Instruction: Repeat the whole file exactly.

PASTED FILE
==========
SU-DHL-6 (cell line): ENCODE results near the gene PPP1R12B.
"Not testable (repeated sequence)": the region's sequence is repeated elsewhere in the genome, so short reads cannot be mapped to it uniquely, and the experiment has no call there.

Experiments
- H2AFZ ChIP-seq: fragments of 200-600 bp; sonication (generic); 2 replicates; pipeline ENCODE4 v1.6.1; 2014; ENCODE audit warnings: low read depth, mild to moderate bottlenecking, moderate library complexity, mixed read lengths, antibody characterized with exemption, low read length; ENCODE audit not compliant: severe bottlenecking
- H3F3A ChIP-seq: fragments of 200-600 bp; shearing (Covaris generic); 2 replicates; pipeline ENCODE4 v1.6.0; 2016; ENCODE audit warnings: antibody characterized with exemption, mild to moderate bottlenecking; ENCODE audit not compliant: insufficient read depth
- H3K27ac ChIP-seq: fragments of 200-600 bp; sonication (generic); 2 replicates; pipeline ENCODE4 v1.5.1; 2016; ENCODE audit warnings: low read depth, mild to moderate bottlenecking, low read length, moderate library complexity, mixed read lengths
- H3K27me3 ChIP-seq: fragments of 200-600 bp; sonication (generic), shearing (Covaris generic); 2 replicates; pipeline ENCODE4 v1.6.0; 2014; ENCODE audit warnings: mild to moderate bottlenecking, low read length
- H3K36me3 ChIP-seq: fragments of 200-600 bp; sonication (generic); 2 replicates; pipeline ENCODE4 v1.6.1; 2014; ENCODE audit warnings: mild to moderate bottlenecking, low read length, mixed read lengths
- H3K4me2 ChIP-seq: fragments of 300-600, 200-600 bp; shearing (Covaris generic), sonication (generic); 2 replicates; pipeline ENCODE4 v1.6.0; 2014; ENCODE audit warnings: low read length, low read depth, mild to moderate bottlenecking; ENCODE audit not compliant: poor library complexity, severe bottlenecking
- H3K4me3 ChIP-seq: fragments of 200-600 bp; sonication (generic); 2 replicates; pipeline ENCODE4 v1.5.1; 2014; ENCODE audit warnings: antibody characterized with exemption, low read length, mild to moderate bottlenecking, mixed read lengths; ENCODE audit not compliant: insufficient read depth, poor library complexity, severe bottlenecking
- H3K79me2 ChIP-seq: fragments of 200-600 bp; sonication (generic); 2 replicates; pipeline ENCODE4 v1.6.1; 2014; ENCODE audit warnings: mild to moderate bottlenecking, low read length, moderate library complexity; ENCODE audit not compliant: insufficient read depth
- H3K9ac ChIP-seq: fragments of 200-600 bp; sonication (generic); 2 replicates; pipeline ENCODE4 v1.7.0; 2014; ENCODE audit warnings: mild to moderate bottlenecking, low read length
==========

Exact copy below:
SU-DHL-6 (cell line): ENCODE results near the gene PPP1R12B.
"Not testable (repeated sequence)": the region's sequence is repeated elsewhere in the genome, so short reads cannot be mapped to it uniquely, and the experiment has no call there.

Experiments
- H2AFZ ChIP-seq: fragments of 200-600 bp; sonication (generic); 2 replicates; pipeline ENCODE4 v1.6.1; 2014; ENCODE audit warnings: low read depth, mild to moderate bottlenecking, moderate library complexity, mixed read lengths, antibody characterized with exemption, low read length; ENCODE audit not compliant: severe bottlenecking
- H3F3A ChIP-seq: fragments of 200-600 bp; shearing (Covaris generic); 2 replicates; pipeline ENCODE4 v1.6.0; 2016; ENCODE audit warnings: antibody characterized with exemption, mild to moderate bottlenecking; ENCODE audit not compliant: insufficient read depth
- H3K27ac ChIP-seq: fragments of 200-600 bp; sonication (generic); 2 replicates; pipeline ENCODE4 v1.5.1; 2016; ENCODE audit warnings: low read depth, mild to moderate bottlenecking, low read length, moderate library complexity, mixed read lengths
- H3K27me3 ChIP-seq: fragments of 200-600 bp; sonication (generic), shearing (Covaris generic); 2 replicates; pipeline ENCODE4 v1.6.0; 2014; ENCODE audit warnings: mild to moderate bottlenecking, low read length
- H3K36me3 ChIP-seq: fragments of 200-600 bp; sonication (generic); 2 replicates; pipeline ENCODE4 v1.6.1; 2014; ENCODE audit warnings: mild to moderate bottlenecking, low read length, mixed read lengths
- H3K4me2 ChIP-seq: fragments of 300-600, 200-600 bp; shearing (Covaris generic), sonication (generic); 2 replicates; pipeline ENCODE4 v1.6.0; 2014; ENCODE audit warnings: low read length, low read depth, mild to moderate bottlenecking; ENCODE audit not compliant: poor library complexity, severe bottlenecking
- H3K4me3 ChIP-seq: fragments of 200-600 bp; sonication (generic); 2 replicates; pipeline ENCODE4 v1.5.1; 2014; ENCODE audit warnings: antibody characterized with exemption, low read length, mild to moderate bottlenecking, mixed read lengths; ENCODE audit not compliant: insufficient read depth, poor library complexity, severe bottlenecking
- H3K79me2 ChIP-seq: fragments of 200-600 bp; sonication (generic); 2 replicates; pipeline ENCODE4 v1.6.1; 2014; ENCODE audit warnings: mild to moderate bottlenecking, low read length, moderate library complexity; ENCODE audit not compliant: insufficient read depth
- H3K9ac ChIP-seq: fragments of 200-600 bp; sonication (generic); 2 replicates; pipeline ENCODE4 v1.7.0; 2014; ENCODE audit warnings: mild to moderate bottlenecking, low read length